But the essence of that campaign was an emphatic “no” to George Bush’s policies rather than a big legislative plan. This worked exceedingly well because by 2008 practically everyone disliked Bush. His “popularity,” if you could call it that, was under 30 percent. Attempting in the beginning to run a positive campaign, Obama eventually joined the negative forays against poor George and was elected. He has kept most of his promises and pushed through a massive health care bill, consumer protection, financial reforms and economic bailouts, however.
During these last two years the Republicans, on the other hand, voted uniformly “no” for every piece of legislation Obama proposed, aligning with the belligerent Tea Party movement defined as anti-Obama. But what, exactly, are the Republicans for? It’s difficult to say these days. They have been the party of “no” for the last two years. While Obama’s popularity has fallen, the Republicans’ popularity ratings are even worse. Trying to take advantage of a continually stagnant economy, the Republicans are for replacing the Democratic majorities in Congress in the upcoming midterm elections but are, as usual, staying away from specifics.
An alternative? No.
The situation in Turkey is achingly similar to the States. In fact I feel quite at home living here in Istanbul compared to my permanent home in Florida. Turkish cuisine is healthier and the politics is pretty much the same. But, with the referendum finally over, it’s amusing to watch the Republican People’s Party (CHP) and Nationalist Movement Party (MHP) argue over who delivered the most “no” votes. Both have launched accusations about who worked harder in opposition to the changes to the Constitution that Parliament recently approved, who put on more rallies and who visited more cities. Interesting infighting, but what, exactly, are CHP and MHP for? What are their platforms for Turkey? Are there alternative programs, ideologies, proposals to counter what the Parliament approved and what the referendum was about? What is their direction for political, economic and social change in Turkey or is everything just fine the way it is?
Since they were opposed to the referendum, what are their proposals to increase protection for women, children and people with disabilities? Should children not have the right to communicate with their parents? What should public servants be able to bargain for if not for improved financial benefits? Should citizens not be able to solve conflicts with state institutions? Should there be more travel bans rather than less? Should people not be granted privacy of their personal data? The goals of these measures seem clear and are hardly controversial in Western countries. During all those rallies to vote “no,” I missed the reason why these parts of the referendum should not be supported.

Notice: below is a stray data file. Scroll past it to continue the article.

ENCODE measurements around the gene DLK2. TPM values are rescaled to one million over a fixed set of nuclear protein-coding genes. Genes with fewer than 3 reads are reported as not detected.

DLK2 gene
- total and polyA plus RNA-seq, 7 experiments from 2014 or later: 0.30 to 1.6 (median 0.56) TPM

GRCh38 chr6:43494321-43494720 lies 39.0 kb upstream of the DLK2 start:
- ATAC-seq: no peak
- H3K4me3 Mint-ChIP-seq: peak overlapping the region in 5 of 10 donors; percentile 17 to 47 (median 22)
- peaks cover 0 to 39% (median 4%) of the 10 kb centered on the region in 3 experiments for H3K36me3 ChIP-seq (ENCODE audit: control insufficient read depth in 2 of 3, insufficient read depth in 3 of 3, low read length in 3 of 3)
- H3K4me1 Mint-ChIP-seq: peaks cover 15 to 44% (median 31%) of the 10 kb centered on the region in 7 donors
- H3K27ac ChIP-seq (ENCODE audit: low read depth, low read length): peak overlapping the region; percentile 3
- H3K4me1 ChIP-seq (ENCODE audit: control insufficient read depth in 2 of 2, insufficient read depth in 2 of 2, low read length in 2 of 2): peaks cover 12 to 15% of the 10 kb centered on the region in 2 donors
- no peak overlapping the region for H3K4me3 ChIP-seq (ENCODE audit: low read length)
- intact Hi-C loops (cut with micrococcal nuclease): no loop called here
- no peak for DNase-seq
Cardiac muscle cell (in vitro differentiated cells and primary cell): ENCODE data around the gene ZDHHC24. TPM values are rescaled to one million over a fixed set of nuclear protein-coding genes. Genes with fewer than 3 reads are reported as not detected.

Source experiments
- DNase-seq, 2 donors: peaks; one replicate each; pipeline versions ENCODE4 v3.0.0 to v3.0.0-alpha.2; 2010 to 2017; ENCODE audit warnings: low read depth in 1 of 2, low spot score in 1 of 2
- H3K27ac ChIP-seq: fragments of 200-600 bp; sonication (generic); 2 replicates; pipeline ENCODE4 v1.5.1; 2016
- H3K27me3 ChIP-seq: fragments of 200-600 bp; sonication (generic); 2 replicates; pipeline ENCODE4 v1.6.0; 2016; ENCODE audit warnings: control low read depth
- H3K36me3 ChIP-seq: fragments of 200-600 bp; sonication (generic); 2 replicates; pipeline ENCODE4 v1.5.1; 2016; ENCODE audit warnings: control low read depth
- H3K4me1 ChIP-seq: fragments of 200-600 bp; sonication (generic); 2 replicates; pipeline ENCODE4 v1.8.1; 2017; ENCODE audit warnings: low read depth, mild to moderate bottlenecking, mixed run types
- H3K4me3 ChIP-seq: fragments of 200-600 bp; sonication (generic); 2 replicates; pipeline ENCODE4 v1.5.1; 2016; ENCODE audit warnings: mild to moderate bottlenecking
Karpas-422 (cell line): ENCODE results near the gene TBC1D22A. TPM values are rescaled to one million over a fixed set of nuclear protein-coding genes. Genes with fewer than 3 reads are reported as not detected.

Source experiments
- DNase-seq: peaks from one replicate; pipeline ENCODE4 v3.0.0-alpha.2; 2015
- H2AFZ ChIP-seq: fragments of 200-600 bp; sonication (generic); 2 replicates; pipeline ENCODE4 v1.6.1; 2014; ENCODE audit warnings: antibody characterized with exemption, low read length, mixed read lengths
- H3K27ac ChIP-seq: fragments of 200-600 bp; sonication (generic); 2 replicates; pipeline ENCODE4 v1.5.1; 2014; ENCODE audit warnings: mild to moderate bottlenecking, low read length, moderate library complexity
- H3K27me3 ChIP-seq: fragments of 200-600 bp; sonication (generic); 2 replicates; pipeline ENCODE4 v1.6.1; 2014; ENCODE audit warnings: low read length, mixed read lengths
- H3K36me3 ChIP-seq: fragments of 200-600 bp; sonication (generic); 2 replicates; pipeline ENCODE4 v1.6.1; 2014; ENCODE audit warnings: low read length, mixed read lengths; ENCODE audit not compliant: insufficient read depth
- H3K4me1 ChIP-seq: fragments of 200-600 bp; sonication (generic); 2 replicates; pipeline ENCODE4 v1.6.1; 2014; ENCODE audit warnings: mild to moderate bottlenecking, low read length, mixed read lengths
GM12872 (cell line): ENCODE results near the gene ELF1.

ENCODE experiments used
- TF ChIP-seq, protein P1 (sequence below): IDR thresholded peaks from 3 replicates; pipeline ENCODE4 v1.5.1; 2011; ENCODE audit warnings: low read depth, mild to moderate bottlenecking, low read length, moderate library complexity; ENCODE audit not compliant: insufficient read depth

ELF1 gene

The Justice and Development Party (AKP) has been in power for eight years. Perhaps it might occur to the “opposition” parties to become “alternative” parties with positive agendas to provide a real choice for Turkish citizens. It’s reminiscent of the behavior of opposition parties that do not really want to take power one day.
I sat back from afar and watched with dismay the year-long debates about Obama’s moderate, insurance-based health care proposals. Tens of millions of US dollars were spent on a massive, disinformation campaign against them. The proposed laws were attacked as “socialism,” and warnings were propagated that “death panels” would decide which elderly people would be denied healthcare if they were too sick. Not one Republican in Congress voted for the proposals, as if there was no need for improvement in one of the world’s most expensive and disproportionate health care systems in which 40 million Americans are unprotected.
A number of the provisions in the Turkish referendum related to increased democracy via the rights of individuals and the ability of elected officials to have more influence on the courts. In the US, Congress has to approve all federal judges proposed by the administration in power (and all appointments of military generals, by the way). There is no such thing as an “independent” court system or, for that matter, independent presidency or congress. A system of “checks and balances” insures that no one branch of government gets too powerful and violates the rights of individuals. The CHP and the MHP were very much opposed to violating the “independence” of the courts and prosecutors, but in Western democracies the courts are rarely that independent.
I assume that the opposition of these opposition parties may be something else all together, like wanting the Constitutional Court to overrule what the majority of Parliament favors, such as passing constitutional amendments or lifting the headscarf ban. Fine, I understand that. But what, exactly, is proposed by the CHP and the MHP to provide more balance to the court system, or are no changes needed?
I agree with Lale Kemal’s recent assertion in Today’s Zaman for the “need for the emergence of a progressive party due to the absence of such a mentality within existing opposition parties” for a new constitution. There is certainly room for a new party that takes a positive approach, that favors new programs moving Turkey forward, that supports a progressive coalition and is not stuck in the same old “no” syndrome. It’s less likely in the US, which has been locked into a two party system for two centuries, whereas it may still be possible for Turkey given the weaknesses of its opposition parties. That may be the only difference between Turkish and US politics.
* Richard Peres is an American writer living in Istanbul. http://richperes.blogspot.com